After a solid warm-up, which includes exercises like the squat and reach, lateral cross-body stretch, downward dog to plank, and good morning, you'll get into your workout. The routine includes two groupings of four kettlebell exercises, which you'll perform for 30 seconds each. As you go through each group, the kettlebell complexes will become more, well, complex. For instance, in the first grouping of moves, you'll begin with the deadlift. Your second exercise will be the deadlift to clean, which will be followed by the deadlift to clean to squat. Then for your final exercise, you'll complete the deadlift to clean to squat to biceps curl. You'll finish off your round with an even bigger challenge: Sixty seconds of the final exercise, which brings everything you've done earlier in the grouping all together!
Your second grouping will follow the same pattern. You'll begin with the kettlebell swing and follow it with a kettlebell swing to clean. Then you'll perform a kettlebell swing to clean to overhead press, before ending with a kettlebell swing to clean to overhead press to alternating reverse lunge. Again, you'll finish up with 60 seconds of that most advanced kettlebell complex.
Added bonus? Along with working multiple muscle groups, these kettlebell complexes also challenge your mind too, since stringing the exercises together requires a great deal of focus—especially as the complex becomes longer!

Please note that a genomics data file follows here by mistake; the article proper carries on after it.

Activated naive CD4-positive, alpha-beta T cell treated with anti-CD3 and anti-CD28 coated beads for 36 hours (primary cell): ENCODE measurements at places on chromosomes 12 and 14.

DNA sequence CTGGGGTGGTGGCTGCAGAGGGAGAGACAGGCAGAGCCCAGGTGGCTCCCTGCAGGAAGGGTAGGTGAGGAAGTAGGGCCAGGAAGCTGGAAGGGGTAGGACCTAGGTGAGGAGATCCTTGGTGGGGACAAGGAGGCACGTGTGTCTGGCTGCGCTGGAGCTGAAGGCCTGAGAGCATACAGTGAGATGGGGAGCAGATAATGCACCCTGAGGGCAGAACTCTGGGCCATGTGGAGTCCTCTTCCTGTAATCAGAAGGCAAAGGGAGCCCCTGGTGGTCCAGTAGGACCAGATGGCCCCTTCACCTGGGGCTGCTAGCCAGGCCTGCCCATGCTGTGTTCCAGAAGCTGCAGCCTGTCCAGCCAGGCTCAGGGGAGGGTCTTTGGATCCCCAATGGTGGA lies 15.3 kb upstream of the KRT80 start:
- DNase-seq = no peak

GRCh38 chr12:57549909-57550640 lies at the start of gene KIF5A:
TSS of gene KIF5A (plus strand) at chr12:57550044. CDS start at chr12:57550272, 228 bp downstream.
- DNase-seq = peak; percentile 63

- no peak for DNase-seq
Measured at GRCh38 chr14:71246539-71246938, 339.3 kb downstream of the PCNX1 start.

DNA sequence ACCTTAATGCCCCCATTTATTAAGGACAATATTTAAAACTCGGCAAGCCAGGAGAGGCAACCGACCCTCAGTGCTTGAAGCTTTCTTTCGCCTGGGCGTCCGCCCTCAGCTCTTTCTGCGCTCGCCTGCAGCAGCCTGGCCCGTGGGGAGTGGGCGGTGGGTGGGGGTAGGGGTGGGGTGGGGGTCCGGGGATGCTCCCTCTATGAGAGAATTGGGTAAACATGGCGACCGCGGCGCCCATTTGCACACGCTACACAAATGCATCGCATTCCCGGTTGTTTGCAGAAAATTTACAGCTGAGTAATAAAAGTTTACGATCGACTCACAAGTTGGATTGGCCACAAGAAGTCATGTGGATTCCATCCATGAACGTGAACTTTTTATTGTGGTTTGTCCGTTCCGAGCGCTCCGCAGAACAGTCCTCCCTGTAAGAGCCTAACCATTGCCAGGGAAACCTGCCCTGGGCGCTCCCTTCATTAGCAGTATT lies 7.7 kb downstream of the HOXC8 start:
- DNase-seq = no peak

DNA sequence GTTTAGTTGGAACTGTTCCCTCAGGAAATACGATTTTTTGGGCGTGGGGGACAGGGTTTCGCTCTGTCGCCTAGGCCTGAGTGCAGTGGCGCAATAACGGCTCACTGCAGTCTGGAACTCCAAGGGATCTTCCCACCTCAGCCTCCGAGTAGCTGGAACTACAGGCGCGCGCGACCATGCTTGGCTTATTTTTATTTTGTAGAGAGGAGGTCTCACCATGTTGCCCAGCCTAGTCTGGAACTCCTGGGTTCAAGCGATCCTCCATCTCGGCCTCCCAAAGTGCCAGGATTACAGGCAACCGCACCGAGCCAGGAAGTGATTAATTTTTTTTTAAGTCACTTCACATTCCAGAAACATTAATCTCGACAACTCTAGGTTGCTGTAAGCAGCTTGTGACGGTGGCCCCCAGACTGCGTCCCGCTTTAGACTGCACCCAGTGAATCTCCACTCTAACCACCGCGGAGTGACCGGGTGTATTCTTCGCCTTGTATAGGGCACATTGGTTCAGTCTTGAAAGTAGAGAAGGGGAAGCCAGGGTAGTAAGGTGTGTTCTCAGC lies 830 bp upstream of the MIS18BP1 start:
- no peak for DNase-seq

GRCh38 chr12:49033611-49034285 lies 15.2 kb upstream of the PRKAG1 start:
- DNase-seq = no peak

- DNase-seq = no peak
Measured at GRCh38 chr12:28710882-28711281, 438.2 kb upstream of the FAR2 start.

Including warm-up and cool-down, this full-body kettlebell workout will be done in less than 20 minutes, making it the ideal choice when you don't have a ton of time but want to get in some total-body movement.
This workout is great for advanced exercisers, but if you're new to kettlebells, you may want to try some more beginner-friendly routines first, like the 4-Move Kettlebell Circuit to Work Your Butt and Legs or a Quick Upper-Body Kettlebell Circuit.
Fitness / Workouts
The Ultimate Pump for Bigger Arms
There may be times when you can’t hit the gym, but that doesn’t mean you can’t get a solid upper-body pump. Exercises like close-grip push-ups give you a great pump and fatigue your muscles almost as much as if you had been to the gym. The close-grip push-up is one exercise with the potential to generate a massive pump in the triceps, with decent carry-over for the anterior deltoids, chest and even a bit of the scapular muscles of the back. This exercise is an intense way to engage your triceps when the heavy iron isn’t around.